The central bank of England has said that the European Union referendum in June 2016 is the most significant near-term domestic risk to the country’s financial stability. Because of its separate currency, Britain is one of the countries that could disassociate itself most easily from the EU. It is a long time until June, and the question lingers: is this another Scotland situation with a heavy amount of press, but in which case, like Scotland, the U.K. will stay just where it is?
The “Brexit,” as it is being called, could have varying consequences, depending on the terms of a departure agreement. Such terms would be negotiated after the vote. To try and predict the outcome is sheer madness, as they say. The decision will rely upon prevailing economics, future outlook, crowd sentimentality, and many other factors.
What can be observed from S&P Dow Jones Indices is the following.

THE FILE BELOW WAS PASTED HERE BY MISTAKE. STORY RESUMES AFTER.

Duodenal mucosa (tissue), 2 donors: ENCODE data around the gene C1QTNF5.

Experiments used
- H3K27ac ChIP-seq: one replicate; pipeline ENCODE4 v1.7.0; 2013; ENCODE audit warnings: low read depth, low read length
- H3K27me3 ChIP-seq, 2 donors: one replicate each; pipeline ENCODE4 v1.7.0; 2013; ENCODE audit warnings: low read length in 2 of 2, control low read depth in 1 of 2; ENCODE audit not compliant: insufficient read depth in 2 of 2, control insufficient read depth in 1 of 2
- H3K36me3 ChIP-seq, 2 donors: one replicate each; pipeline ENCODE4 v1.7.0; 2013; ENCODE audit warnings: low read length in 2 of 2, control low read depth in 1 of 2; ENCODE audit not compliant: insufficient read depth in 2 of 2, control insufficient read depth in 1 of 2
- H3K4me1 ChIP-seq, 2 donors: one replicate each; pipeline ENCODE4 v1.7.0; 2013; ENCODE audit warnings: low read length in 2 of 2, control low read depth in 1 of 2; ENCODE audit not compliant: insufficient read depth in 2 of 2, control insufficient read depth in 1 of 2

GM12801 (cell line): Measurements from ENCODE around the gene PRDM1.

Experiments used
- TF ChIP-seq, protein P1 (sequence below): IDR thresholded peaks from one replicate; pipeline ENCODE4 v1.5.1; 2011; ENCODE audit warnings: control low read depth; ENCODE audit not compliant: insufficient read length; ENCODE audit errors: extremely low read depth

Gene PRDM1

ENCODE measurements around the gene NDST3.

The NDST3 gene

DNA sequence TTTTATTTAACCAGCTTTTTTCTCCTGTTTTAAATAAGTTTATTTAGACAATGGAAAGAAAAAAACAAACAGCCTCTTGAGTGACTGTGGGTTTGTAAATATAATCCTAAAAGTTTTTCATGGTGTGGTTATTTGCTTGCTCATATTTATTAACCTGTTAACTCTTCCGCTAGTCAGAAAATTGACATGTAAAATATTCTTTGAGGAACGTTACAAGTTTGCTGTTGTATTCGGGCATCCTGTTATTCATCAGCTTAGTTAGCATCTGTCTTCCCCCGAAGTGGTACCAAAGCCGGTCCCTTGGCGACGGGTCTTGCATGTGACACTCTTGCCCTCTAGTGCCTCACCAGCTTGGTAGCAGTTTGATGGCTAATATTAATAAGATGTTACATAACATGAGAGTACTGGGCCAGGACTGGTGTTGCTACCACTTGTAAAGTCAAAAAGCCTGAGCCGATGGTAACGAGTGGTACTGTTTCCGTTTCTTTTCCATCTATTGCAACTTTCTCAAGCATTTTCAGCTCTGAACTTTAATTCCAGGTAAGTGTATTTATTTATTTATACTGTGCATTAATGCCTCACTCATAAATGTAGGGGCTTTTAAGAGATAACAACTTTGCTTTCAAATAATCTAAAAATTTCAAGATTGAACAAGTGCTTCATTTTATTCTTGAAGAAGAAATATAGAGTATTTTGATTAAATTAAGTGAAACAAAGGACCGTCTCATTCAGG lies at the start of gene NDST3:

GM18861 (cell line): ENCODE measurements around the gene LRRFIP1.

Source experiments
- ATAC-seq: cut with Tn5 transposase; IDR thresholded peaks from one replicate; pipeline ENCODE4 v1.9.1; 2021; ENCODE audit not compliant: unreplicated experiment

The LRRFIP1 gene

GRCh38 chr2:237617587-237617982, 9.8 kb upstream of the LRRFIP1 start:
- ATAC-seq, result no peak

- K. corporate bonds reached their widest spread for the year on Feb. 17, 2016, as the S&P U.K. Investment Grade Corporate Bond Index reached an option-adjusted spread of 218 bps (see Exhibit 1).
- K. corporate bonds had been tightening in spread ahead of the March 10, 2016, European rate cut.
- Since the EU rate cut, all U.K. corporate spreads have been tighter, with the S&P U.K. A Investment Grade Corporate Bond Index performing the best, at 32 bps lower.
- The S&P U.K. Investment Grade Corporate Bond Index has returned 50 bps more in total return than the S&P Eurozone Investment Grade Corporate Bond Index (2.6% versus 2.1%, respectively).
- AAA U.K. investment-grade corporate bonds have returned 5.31% YTD. However, as discussions continue on the possible outcome of the “Brexit,” investors have moved back into risk, and the BBB corporates have returned 2.63% for the month, as of March 28, 2016 (see Exhibit 2).
Exhibit 1: Option-Adjusted Spread History–U.K. Investment-Grade Corporate Bond Indices